University of Cambridge > > RCEAL Tuesday Colloquia > Japanese two year olds use morphosyntax to learn verb meanings

Japanese two year olds use morphosyntax to learn verb meanings

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  • UserDr Ayumi Matsuo, University of Sheffield, School of English Literature, Language and Linguistics
  • ClockTuesday 02 February 2010, 16:00-17:30
  • HouseGR-06/07, English Faculty Building.

If you have a question about this talk, please contact Chris Cummins.

As early as 2 years of age, English-speaking children infer the meaning of a novel verb, using information from the syntactic frame (the intransitive/transitive distinction) of the sentence (Gleitman, 1990). An obvious question that arises from such claims is whether or not the use of syntactic frames is a universal technique, regardless of the type of input languages, or a language-specific technique. Some research investigating children’s verb learning in argument drop languages, in which surface syntactic and morphological cues for verb meaning are not reliably prsent, is emerging (Imai et al. 2007, Göksun et al. 2008, Ratiamkul et al. 2004). This paper investigates whether syntactic as well as morphological cues (frames and case markers) are used by Japanese 2-year-olds when learning novel verbs.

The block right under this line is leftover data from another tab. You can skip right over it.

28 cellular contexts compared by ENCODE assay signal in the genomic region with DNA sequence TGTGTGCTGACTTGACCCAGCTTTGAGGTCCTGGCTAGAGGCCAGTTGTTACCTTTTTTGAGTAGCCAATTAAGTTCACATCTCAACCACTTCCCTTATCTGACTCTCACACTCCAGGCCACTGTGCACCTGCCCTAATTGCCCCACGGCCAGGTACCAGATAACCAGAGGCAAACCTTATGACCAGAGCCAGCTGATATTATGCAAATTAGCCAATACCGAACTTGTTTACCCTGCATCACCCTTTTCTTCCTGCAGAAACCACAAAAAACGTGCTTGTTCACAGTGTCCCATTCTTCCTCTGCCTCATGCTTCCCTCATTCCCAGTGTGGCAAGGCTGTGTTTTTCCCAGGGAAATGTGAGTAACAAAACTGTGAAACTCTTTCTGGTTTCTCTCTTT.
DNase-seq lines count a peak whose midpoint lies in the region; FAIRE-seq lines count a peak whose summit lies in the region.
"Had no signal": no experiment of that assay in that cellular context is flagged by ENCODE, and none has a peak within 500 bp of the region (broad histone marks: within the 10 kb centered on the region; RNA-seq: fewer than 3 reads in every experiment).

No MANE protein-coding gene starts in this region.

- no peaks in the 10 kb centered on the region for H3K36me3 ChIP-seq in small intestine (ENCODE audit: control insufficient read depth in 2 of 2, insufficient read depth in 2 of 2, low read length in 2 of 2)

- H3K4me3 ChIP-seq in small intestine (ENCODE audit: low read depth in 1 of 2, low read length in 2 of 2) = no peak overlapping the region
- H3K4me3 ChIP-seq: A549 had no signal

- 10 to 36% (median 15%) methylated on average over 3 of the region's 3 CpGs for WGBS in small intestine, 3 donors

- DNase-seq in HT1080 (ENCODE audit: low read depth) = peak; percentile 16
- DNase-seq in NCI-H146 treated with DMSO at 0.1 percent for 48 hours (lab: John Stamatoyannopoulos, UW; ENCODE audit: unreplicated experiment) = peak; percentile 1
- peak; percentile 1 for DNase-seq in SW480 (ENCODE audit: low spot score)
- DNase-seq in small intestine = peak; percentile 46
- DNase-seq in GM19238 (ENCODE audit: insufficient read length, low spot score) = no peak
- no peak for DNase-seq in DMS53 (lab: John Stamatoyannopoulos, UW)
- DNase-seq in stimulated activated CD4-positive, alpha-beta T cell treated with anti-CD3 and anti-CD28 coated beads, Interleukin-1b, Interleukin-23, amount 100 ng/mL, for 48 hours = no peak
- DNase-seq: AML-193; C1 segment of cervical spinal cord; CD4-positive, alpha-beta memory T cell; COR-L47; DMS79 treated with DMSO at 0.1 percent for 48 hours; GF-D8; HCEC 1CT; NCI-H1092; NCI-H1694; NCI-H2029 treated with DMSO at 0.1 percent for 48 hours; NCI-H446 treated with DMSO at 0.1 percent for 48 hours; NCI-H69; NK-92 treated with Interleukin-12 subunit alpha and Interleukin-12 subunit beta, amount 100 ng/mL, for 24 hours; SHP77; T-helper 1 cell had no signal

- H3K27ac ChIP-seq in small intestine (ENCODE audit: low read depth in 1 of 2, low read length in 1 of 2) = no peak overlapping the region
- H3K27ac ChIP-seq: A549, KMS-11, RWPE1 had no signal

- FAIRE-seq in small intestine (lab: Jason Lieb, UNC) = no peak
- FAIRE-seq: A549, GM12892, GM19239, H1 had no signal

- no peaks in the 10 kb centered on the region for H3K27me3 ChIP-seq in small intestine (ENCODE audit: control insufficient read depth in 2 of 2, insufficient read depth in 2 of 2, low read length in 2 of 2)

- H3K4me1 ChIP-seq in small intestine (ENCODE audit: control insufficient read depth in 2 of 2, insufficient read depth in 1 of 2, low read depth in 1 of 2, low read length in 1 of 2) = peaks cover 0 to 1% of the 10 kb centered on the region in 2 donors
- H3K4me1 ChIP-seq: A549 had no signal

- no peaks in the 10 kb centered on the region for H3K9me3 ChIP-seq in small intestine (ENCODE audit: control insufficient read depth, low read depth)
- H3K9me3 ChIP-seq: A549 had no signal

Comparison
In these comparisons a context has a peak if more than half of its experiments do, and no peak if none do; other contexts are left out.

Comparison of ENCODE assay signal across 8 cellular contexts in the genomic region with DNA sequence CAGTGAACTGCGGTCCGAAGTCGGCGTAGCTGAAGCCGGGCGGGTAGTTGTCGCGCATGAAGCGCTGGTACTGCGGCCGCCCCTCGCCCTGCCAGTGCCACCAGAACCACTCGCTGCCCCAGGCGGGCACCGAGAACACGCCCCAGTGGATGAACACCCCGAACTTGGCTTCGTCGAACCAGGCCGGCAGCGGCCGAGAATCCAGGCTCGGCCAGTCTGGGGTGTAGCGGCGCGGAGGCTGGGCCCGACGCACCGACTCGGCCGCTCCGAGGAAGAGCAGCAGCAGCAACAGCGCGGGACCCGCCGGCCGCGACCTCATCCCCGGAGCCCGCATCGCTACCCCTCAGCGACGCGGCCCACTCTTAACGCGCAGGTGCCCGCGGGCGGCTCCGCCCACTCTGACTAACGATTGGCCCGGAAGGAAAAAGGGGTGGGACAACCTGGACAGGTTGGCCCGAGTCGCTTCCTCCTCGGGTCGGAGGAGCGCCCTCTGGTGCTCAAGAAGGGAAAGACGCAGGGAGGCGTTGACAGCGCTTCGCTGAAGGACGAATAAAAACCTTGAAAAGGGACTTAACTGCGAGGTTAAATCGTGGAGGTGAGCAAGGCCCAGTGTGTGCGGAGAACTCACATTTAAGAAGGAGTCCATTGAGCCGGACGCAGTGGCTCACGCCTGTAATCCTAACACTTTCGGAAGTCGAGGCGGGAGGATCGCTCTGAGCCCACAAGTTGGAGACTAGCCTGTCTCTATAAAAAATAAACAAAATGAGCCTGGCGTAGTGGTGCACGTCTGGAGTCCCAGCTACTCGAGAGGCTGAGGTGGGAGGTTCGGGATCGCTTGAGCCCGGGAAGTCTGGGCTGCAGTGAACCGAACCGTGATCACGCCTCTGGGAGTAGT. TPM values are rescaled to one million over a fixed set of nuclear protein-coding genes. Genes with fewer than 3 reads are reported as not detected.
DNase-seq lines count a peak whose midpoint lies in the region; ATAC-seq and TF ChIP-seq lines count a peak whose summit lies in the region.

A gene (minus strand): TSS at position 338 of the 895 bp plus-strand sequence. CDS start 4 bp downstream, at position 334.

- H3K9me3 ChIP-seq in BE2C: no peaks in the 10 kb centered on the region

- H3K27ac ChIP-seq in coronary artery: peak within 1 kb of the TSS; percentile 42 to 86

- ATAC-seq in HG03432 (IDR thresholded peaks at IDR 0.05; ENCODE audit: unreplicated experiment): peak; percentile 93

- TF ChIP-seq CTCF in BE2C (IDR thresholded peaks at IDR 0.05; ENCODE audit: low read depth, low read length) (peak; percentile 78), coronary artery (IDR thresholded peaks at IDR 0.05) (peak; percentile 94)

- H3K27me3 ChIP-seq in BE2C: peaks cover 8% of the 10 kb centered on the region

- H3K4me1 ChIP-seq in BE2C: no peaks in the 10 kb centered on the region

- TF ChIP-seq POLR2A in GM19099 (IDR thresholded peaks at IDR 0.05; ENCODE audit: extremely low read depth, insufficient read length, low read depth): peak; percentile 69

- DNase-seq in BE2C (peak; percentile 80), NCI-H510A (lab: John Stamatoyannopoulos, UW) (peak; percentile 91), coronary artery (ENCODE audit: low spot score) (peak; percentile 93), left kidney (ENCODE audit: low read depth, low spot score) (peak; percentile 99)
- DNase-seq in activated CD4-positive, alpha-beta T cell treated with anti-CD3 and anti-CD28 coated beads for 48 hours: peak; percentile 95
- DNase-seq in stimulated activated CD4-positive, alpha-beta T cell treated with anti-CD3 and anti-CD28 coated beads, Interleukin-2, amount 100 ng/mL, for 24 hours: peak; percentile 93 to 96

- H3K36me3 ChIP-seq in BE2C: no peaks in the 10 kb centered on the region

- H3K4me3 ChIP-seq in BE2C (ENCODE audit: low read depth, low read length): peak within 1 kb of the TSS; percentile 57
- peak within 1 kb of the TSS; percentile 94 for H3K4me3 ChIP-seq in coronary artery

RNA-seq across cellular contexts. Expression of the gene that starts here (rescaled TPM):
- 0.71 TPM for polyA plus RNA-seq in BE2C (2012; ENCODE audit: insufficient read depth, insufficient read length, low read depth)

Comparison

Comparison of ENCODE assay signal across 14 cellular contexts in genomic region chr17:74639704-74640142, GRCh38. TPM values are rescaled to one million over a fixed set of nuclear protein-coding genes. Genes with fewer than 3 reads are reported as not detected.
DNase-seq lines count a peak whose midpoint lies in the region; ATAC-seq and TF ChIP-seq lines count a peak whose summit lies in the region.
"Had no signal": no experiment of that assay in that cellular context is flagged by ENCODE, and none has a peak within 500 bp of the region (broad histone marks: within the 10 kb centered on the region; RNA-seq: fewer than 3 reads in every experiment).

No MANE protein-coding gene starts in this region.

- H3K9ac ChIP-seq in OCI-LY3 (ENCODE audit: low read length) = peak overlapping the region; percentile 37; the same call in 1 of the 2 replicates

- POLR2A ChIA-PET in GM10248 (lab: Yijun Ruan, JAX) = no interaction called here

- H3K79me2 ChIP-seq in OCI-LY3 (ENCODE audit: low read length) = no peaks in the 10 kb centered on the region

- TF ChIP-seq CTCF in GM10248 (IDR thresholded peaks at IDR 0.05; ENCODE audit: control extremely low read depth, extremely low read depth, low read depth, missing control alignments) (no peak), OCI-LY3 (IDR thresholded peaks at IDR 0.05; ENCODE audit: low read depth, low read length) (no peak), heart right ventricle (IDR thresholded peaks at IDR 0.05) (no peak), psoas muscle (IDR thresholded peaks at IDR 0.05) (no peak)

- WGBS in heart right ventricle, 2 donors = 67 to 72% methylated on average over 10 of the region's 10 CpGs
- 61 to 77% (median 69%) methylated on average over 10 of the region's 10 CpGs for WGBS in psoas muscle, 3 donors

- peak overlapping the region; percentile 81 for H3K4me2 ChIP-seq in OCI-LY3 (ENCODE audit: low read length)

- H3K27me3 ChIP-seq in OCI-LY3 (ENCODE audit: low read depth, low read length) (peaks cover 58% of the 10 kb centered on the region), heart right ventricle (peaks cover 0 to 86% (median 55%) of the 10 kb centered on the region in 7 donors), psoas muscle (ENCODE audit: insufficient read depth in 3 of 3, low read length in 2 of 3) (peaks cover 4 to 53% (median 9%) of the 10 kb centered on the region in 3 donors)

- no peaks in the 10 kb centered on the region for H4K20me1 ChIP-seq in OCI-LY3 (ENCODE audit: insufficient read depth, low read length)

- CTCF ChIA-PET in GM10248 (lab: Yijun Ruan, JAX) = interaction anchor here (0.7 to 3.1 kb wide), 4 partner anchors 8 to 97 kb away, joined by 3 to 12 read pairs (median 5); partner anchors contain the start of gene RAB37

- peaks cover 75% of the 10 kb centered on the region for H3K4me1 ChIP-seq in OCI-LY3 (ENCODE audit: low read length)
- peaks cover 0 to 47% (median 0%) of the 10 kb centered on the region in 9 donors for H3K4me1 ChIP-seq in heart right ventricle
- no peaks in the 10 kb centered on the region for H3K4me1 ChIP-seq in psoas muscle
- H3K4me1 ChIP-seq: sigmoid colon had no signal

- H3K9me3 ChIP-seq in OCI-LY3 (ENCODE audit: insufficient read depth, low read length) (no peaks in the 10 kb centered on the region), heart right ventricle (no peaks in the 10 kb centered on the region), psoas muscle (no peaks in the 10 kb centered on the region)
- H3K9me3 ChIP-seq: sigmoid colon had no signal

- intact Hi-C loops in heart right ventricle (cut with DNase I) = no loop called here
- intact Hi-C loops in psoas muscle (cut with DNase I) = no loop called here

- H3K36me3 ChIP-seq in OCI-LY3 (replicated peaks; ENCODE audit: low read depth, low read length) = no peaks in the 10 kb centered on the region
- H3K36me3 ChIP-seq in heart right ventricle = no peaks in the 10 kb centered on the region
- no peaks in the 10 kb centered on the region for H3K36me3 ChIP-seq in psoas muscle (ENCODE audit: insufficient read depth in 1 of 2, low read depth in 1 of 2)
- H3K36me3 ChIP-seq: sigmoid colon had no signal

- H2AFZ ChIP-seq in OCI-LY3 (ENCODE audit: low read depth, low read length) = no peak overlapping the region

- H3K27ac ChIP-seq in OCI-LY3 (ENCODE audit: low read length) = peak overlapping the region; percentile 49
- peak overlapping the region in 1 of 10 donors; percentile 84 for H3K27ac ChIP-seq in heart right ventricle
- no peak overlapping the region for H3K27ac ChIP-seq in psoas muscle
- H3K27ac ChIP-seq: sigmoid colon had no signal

This talk is part of the RCEAL Tuesday Colloquia series.

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